By the eighth section of the first article of the con

stitution, the power is given to Congress "to declare war, grant letters of marque and reprisal, and make rules concerning captures on land and water;" and by the second section of the second article, the President, by and with the advice and consent of the senate, is vested with power “ to make treaties, provided two thirds of the senators present concur.” From these grants of power in the constitution, it is manifest that the United States can, without a violation of that instrument, acquire and hold foreign territory. The authority to dispose of and the means of acquiring territory, being exclusively confided to the general government, and prohibited to the states, it would require clear and distinct negative expressions to confine that power within any particular geographical limits. The constitution contains no prohibition of the right to acquire territory, either by war or compact, but the latter alternative has been adopted by this government, whose policy is founded in justice, and whose object is peace.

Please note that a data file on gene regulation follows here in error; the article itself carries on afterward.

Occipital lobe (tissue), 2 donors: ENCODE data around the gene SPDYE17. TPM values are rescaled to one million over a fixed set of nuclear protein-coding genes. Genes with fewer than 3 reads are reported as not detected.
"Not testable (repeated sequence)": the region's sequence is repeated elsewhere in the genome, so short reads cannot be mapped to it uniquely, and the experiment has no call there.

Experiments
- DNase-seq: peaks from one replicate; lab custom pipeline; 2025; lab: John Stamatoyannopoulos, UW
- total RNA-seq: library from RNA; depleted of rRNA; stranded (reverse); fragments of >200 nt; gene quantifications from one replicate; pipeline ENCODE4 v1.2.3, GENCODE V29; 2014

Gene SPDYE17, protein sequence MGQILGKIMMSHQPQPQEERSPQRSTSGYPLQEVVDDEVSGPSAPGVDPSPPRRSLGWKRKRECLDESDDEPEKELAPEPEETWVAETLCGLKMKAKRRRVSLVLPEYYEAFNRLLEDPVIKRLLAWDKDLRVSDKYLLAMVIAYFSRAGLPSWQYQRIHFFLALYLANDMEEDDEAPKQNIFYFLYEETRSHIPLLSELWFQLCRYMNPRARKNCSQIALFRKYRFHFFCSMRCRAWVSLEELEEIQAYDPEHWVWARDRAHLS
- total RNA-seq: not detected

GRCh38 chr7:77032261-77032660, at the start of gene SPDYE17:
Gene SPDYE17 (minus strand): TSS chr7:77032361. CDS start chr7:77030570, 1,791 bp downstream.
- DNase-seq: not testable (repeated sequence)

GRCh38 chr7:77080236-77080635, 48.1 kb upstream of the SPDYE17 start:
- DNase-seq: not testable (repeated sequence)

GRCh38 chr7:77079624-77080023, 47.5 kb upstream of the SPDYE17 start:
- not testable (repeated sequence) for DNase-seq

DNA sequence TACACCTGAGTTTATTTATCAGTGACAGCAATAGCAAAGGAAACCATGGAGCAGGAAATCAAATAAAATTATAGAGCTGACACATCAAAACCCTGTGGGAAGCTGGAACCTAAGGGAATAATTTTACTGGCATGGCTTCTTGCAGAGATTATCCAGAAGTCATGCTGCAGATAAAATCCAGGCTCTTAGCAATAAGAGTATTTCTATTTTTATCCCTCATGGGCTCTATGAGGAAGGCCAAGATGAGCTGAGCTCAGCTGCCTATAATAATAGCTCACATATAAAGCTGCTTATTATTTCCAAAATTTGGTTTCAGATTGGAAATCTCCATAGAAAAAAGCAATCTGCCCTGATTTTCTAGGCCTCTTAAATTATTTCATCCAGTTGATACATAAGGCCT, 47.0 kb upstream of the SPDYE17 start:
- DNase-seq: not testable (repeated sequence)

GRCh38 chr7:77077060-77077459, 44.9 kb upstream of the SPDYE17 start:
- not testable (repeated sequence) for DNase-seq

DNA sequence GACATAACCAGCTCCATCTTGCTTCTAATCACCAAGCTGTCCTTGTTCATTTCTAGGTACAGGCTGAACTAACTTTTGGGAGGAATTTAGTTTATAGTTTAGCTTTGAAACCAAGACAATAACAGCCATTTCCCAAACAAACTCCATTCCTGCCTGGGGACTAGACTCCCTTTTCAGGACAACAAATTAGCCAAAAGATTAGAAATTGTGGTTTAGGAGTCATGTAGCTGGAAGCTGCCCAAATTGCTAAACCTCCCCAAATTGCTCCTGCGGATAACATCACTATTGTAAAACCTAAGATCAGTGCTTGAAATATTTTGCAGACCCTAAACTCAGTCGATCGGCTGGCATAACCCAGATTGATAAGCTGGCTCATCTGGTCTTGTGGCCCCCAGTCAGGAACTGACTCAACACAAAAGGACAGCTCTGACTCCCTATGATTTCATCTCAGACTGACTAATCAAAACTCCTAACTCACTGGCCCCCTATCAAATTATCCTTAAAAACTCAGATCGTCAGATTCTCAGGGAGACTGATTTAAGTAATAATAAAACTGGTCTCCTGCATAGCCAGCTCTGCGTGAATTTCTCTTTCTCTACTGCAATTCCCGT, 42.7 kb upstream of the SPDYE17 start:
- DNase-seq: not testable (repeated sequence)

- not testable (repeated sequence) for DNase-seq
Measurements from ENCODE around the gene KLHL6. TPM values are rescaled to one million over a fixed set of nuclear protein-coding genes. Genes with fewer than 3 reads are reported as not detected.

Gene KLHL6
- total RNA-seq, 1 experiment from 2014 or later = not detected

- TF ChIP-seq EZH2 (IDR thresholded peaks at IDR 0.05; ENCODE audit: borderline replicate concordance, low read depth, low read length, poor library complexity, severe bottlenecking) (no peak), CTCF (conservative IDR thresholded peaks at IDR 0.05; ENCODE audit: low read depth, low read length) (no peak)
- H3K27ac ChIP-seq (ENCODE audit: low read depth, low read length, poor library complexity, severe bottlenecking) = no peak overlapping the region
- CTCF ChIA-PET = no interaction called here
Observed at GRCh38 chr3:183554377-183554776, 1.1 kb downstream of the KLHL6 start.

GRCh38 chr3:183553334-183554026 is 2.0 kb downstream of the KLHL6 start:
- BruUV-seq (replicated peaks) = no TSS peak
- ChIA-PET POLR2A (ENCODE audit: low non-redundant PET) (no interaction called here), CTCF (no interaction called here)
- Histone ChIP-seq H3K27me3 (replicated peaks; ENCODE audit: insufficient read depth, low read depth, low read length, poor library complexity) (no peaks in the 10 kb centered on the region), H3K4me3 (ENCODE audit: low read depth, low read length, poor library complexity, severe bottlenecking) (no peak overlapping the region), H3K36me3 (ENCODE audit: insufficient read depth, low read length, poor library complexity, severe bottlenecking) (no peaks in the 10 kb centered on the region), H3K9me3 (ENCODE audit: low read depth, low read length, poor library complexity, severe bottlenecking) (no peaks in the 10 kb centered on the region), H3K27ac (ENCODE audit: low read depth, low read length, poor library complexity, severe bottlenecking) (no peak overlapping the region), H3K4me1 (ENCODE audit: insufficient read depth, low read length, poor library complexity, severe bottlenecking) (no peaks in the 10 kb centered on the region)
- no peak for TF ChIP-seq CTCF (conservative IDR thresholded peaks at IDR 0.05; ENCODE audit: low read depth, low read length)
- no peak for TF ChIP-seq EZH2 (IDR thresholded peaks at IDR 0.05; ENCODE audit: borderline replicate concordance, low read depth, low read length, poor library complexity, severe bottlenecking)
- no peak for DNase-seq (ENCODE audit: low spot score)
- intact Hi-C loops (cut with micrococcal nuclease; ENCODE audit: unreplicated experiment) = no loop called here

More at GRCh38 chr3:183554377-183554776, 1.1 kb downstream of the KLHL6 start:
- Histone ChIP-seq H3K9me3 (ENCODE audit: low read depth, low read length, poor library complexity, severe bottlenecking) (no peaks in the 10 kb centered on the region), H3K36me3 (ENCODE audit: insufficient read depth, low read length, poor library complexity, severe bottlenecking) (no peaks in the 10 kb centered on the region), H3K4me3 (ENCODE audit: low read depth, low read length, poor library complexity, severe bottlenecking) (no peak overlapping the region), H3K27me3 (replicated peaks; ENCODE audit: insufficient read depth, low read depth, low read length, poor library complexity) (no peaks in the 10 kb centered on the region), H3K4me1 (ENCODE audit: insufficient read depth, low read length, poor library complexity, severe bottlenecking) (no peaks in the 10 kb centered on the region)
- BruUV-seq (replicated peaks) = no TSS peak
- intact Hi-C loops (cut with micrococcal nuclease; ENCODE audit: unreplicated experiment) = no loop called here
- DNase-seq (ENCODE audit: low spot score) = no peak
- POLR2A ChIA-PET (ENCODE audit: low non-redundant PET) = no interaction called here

Having shown that the United States possess, constitutionally, the power and the means of obtaining foreign territory, the only point which remains to be discussed is, whether new states may be created without the ancient limits of the United States. In the investigation of this part of the subject, it will be proper to take a cursory view of the treaty-making power, and of the convention between the United States and France, of the 30th of April, 1803 It is a universal principle in all governments, whether their form be despotic or free, to vest the chief executive magistrate, in some shape or other, with the sole power of entering in. to pacts, treaties and conventions with foreign nations; and although the concurrence of co-ordinate departments of the government may be necessary to give validity to the act of the executive, in no instance can a treaty be formed without his assent. The national security against the abuse of this power, consists in the solicitude which each feels to make the best bar